Bonnyville-Cold Lake-St. Paul MLA Scott Cyr says there needs to be better and more structured criteria that developers of green energy projects are required to follow in the province.
“Right now, there is no balance. You can literally put up [renewable energy projects] anywhere you want,” said Cyr, speaking with Lakeland This Week. “I want to see full transparency. I want responsible growth when it comes to anything we’re doing up in the area. When it comes down to it, I’m not against responsible green energy. But I am hesitant to just go wild, wild west with this stuff.”
In a letter addressed to the Alberta Utilities Commission (AUC), Cyr has expressed concerns regarding the current state of green energy technologies, particularly when it comes to wind turbines and solar panels.
“I am writing to express our support for your recent decision to pause approvals of new renewable electricity generation projects over one megawatt and to initiate an inquiry into the development of renewable electricity generation policies and procedures,” wrote Cyr in the letter.
Earlier this year in August, AUC paused the approval of new renewable electricity generation projects greater than one megawatt. The pause is in place until Feb. 29, 2024. An inquiry is taking place, looking into “the ongoing economic, orderly and efficient development of electricity generation in Alberta,” according to the Aug. 3 announcement from AUC.
In his letter, Cyr says, “I wish to share the concerns of my constituents regarding the current state of green energy technologies, particularly wind turbines and solar panels.” Cyr noted there are “local environmental and potential human impacts, which seem to be held to different standards compared to the oil and gas industry, or any other industry for that matter.”
According to Cyr, the “alarming” extensive land use required for large-scale wind projects could potentially lead to the permanent alteration and loss of prime farmland and natural landscapes in the Lakeland.
This is an issue that he says must not be worsened “by poorly planned and irresponsibly executed green energy projects,” especially those that receive substantial subsidies but fail to fulfill their promises regarding environmental benefits and efficiency.
Cyr has concerns about the potential environmental impacts on soil and groundwater, including surface warming, alterations to local climate conditions, as well as contamination of critical groundwater that could occur during the construction and operation phases of large-scale projects.
Health impacts and more
In addition, in his letter Cyr also touched on the impact to property values, wildlife – particularly endangered species like the whooping crane – and the potential negative health effects on residents living in proximity to wind turbines.
“Studies and court decisions have highlighted serious negative health effects for people residing within up to 10 kilometres of wind turbine plants, primarily due to ‘noise’ emissions.1 These health concerns, along with the potential for negative external effects on local communities, add another dimension to the renewable energy debate,” says Cyr.
He told Lakeland This Week that “comprehensive impact assessments” are required to address these concerns. “I don’t believe this is being done right now,” he says, explaining there also needs to be a better opportunity for people to voice their concerns.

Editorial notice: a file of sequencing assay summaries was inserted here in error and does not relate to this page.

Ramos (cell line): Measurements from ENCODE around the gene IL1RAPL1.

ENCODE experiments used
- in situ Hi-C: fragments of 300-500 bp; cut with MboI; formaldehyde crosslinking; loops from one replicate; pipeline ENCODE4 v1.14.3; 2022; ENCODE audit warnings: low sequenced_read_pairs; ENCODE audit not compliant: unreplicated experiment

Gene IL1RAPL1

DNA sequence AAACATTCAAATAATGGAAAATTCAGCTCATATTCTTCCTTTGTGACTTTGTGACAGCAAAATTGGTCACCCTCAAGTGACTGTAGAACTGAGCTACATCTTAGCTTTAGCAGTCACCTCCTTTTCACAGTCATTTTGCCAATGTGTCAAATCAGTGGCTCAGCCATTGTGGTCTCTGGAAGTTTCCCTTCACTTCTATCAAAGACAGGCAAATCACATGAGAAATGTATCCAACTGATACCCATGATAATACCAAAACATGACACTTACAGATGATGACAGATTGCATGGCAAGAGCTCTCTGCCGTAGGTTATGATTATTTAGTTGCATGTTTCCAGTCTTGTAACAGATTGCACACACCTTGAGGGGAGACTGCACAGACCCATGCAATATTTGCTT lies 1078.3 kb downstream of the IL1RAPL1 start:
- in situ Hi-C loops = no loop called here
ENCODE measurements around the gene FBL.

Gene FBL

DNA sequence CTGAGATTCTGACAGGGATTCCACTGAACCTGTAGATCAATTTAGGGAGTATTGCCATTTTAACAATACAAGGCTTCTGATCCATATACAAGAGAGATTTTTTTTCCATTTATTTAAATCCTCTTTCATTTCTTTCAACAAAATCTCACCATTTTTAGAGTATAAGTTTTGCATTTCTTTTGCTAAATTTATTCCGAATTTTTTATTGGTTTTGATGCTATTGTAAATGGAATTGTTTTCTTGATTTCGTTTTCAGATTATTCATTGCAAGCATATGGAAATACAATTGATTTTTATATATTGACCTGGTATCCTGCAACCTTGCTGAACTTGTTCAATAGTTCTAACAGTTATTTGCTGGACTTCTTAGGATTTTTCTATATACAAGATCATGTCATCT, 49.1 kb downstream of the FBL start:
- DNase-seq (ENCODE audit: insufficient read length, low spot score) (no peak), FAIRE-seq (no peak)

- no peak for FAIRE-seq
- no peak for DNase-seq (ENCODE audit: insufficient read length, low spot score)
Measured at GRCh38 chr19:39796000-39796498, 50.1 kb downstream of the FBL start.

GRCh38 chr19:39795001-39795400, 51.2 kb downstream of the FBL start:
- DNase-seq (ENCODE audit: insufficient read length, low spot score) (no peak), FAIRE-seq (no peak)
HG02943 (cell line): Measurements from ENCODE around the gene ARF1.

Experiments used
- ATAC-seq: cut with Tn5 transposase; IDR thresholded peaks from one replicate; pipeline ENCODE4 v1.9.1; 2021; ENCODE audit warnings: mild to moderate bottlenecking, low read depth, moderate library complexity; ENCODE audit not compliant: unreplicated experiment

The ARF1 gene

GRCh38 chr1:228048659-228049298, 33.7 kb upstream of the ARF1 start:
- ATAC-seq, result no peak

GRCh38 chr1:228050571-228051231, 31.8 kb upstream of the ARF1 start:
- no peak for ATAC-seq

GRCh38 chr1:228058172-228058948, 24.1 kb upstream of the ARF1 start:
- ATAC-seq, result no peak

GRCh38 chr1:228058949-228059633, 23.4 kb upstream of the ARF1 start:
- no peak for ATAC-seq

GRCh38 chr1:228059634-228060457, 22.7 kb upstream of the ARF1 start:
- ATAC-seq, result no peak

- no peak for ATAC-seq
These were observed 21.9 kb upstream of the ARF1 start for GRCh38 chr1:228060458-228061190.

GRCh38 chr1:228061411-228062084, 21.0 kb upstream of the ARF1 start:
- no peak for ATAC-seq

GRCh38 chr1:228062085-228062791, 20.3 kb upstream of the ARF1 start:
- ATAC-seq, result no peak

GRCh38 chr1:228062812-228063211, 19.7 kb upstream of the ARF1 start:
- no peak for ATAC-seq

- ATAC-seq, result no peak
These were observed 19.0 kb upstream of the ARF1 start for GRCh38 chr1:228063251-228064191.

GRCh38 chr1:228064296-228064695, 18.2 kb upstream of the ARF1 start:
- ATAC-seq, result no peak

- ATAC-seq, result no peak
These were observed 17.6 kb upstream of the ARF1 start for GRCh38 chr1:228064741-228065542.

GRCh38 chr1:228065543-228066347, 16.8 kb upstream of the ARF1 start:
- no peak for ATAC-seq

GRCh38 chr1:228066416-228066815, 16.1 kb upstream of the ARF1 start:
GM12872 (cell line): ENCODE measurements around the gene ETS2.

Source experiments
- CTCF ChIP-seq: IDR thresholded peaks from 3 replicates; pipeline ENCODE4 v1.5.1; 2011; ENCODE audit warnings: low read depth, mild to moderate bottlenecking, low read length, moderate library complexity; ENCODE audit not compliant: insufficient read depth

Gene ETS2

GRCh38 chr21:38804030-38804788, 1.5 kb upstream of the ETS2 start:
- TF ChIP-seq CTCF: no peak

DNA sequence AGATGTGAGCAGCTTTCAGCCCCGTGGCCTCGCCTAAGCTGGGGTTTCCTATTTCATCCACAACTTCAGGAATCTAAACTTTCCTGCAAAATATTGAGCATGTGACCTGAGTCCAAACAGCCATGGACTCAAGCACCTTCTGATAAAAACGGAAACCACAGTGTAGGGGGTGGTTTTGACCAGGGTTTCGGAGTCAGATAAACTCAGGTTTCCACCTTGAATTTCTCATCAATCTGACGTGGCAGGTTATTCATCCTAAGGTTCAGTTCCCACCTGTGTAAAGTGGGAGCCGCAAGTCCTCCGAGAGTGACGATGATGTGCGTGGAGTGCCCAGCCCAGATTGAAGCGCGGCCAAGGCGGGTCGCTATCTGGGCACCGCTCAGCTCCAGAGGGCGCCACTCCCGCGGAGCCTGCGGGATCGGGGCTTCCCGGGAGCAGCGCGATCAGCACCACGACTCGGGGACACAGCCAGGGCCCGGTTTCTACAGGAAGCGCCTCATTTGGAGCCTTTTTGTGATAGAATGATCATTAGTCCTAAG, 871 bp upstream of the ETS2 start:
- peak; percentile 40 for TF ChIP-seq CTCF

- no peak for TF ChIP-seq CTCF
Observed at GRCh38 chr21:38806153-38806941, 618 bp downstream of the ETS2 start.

Cyr says he believes rural Albertans are also worried about whether the power grid can remain stable and if current batteries can prevent issues like power cuts and blackouts, “especially given that the limitations of these battery technologies are not where they need to be.”
In the letter, he says it’s crucial that the energy grid remains viable for both urban and rural areas.
“Hailstorms knocking out entire solar farms not only put the system at risk, but also raise concerns wrote.
Additionally, Cyr also questioned the sincerity and effectiveness of some corporations building green energy projects. Some corporations have no intention of operating these green energy projects and instead are simply looking to “obtain green tax credits or to artificially enhance their environmental reputation for PR (public relations),” he claimed.
Cyr also pointed out that emissions produced when making green energy or importing energy into Canada are not being tracked, which increases costs to local consumers. “Many rural Albertans, especially those outside major cities, are already burdened with high energy costs. The transition to renewable technologies must not exacerbate this financial burden of expensive energy,” he says.
Criticizing the Alberta NDP
Cyr criticized the Alberta NDP for their call to resume renewable energy development, deeming it environmentally irresponsible. He says the Alberta NDP’s discrepancy in their stringent stance on environmental assessments for oil and gas compared to other energy sources is hypocritical.
Last month, the Alberta NDP formally filed to the AUC opposing its “ban” on development of renewable energy, claiming it led to the loss of around 24,000 jobs and $33 billion in investments.
Nagwan Al-Guneid, Alberta NDP Energy & Climate Critic for Electricity, Utilities & Renewables, says lifting the pause will restore investor confidence, protect jobs, and any new rules can be applied across all energy sectors. “This is about building our future, lowering emissions, and moving our economy forward,” she says.
But Cyr says a balanced approach is required, while weighing the economic benefits against potential long-term environmental costs of renewable energy development.
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